4. Use An Effective Aperture
Once you decide on a lens,
the next question is what aperture to use. Often, portraits are taken of static subjects, and freezing the action isn’t a major concern. What really becomes important is aperture choice and the depth of field in the image. If you’re using a telephoto lens and are zoomed in close to your subject, make sure the eyes and nose of the subject are sharp. Using an aperture of ƒ/2.8 results in very shallow depth of field and may not provide sharp focus for all of your subject’s face. If you’re using a wide aperture, check your focus to be sure important features are sharp.
Another consideration is how close the background is to your subject. When possible, I like to have my subject positioned away from the background. This creates separation, eliminates clutter and allows me to light my background separately. I like to use a focal length of 100-200mm and an aperture of ƒ/5.6. This aperture gets all the facial features in focus and gives the background a soft, pleasing look.
5. Create Nonlinear Compositions
Now that we’ve determined the location, light, lens and aperture, we need to compose an interesting image with our subject. For most portraits, the last thing you want to do is have your subject face the camera and stare straight at the lens. This usually will look like a police mug shot instead of an interesting portrait!
I like to focus on what I call nonlinear compositions—portraits that have less straight and perpendicular lines, and more curved lines. Start by slightly angling your subject toward the camera, with one shoulder closer to the lens. This breaks up the flat (perpendicular) body position created when your subject directly faces the camera. Next, try having your subject slightly tilt his or her head, as this breaks up another straight line and often results in a more interesting shot. Another trick is to add a slight angle in your composition by tilting your camera about 10 degrees. Try giving your subject a prop to hold on to or use in some way that contributes to the image context, as this will add more interesting angles to the final shot.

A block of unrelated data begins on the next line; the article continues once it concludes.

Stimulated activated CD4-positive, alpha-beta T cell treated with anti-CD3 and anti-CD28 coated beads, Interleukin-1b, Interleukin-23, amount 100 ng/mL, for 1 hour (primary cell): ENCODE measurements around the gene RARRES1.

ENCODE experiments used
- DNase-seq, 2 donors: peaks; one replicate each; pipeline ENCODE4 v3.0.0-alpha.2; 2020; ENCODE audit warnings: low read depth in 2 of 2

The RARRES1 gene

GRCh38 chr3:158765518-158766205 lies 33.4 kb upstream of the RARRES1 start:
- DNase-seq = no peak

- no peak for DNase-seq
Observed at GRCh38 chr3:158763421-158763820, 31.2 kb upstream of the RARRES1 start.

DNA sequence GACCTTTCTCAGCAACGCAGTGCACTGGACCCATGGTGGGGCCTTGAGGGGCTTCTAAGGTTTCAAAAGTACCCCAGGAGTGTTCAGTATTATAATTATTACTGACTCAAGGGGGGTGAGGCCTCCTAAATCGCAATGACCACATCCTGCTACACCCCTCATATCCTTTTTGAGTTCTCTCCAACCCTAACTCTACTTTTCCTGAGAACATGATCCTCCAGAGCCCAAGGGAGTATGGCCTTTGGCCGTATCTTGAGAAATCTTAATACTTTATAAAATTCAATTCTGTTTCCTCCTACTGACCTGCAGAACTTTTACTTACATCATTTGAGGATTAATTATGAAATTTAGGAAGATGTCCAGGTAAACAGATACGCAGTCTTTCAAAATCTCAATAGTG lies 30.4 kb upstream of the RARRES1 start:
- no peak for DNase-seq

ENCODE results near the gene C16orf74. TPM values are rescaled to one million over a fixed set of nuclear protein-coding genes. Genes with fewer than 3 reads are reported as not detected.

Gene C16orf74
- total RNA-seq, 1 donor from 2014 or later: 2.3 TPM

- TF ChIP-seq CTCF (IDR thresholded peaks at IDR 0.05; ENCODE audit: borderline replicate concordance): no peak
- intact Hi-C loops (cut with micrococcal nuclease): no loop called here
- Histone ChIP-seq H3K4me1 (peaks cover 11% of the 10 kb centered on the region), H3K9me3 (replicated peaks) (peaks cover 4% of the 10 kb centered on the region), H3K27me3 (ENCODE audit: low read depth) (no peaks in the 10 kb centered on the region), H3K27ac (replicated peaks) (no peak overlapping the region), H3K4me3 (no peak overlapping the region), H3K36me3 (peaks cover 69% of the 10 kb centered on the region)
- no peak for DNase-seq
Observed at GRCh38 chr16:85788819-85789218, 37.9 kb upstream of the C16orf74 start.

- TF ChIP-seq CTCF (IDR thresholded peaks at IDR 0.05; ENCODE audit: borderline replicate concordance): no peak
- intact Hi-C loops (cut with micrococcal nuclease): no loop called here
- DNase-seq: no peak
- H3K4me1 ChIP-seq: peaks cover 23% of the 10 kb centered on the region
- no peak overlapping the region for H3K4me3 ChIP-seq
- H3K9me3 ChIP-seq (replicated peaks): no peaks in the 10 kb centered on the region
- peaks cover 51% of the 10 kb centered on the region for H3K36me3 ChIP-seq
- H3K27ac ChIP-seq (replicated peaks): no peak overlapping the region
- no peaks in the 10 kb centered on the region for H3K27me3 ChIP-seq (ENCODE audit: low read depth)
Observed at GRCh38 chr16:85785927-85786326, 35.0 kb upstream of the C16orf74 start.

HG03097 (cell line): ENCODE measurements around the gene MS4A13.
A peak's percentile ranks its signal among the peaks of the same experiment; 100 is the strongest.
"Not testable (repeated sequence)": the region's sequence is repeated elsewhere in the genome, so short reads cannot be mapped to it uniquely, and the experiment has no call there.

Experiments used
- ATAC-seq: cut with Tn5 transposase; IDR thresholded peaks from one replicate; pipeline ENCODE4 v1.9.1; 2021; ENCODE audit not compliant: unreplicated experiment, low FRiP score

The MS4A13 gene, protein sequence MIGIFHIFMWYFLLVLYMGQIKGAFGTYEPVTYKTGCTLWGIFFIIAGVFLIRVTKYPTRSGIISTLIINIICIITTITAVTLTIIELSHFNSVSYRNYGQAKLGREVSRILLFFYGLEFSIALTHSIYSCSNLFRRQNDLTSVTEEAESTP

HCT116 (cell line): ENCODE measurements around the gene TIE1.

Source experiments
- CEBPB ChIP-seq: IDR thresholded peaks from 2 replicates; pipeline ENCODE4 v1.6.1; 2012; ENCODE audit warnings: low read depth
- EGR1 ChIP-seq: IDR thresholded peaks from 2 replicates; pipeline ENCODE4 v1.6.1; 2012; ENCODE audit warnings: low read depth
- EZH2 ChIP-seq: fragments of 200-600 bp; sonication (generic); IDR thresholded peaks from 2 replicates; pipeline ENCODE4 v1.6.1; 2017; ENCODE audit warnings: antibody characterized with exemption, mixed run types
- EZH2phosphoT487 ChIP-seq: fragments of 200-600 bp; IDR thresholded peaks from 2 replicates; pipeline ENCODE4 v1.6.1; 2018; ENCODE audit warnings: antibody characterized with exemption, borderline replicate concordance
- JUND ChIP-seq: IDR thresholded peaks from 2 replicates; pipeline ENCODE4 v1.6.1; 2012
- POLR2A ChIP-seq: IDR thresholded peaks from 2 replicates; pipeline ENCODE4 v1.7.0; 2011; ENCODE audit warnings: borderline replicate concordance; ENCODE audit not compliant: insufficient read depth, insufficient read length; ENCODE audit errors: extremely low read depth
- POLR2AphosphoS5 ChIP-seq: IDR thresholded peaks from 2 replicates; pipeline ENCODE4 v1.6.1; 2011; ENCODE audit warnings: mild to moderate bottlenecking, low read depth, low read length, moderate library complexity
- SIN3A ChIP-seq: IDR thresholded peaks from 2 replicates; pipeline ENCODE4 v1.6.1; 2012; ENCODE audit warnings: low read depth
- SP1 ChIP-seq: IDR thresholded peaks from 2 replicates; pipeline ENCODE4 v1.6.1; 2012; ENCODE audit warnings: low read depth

Decide if having your subject “camera aware” will result in the right effect for your portrait. Some images are best with your subject looking at the lens; other images are stronger if the subject is looking away.
I recently did a photo shoot that incorporated all these steps. I was photographing a kayaker for a magazine, with my assistant. First on our list was finding an interesting location, something that would relate to kayaking. Water was the obvious choice, so we decided to put the kayaker neck-deep in a lake. The water was cold, so we had the subject wear a wet suit for the shoot.
Next up was figuring out the light. We wanted an upbeat shot—a little stoic, but fun. We decided twilight would work best, especially if we had some puffy cumulus clouds floating in the background. To light the subject, we anchored a lightstand in the water and used a single Speedlight SB-800 shot through a Lastolite Ezybox lightbox. To create more mood in the image, I used tungsten white balance and gelled the flash orange to give skin tones the right look.
The last step was creating an interesting composition. We had the kayaker hold a paddle to add color and to create interesting lines in the image. I had the subject look off-camera with a slight tilt to her head to get the right mood.
By far the hardest part of this shoot was standing in cold water for an hour getting the right image. Everybody was freezing by the end of the shoot! The things you do for a good portrait….
For more portrait tips or to check out his upcoming workshops, visit Tom Bol’s website at www.tombolphoto.com.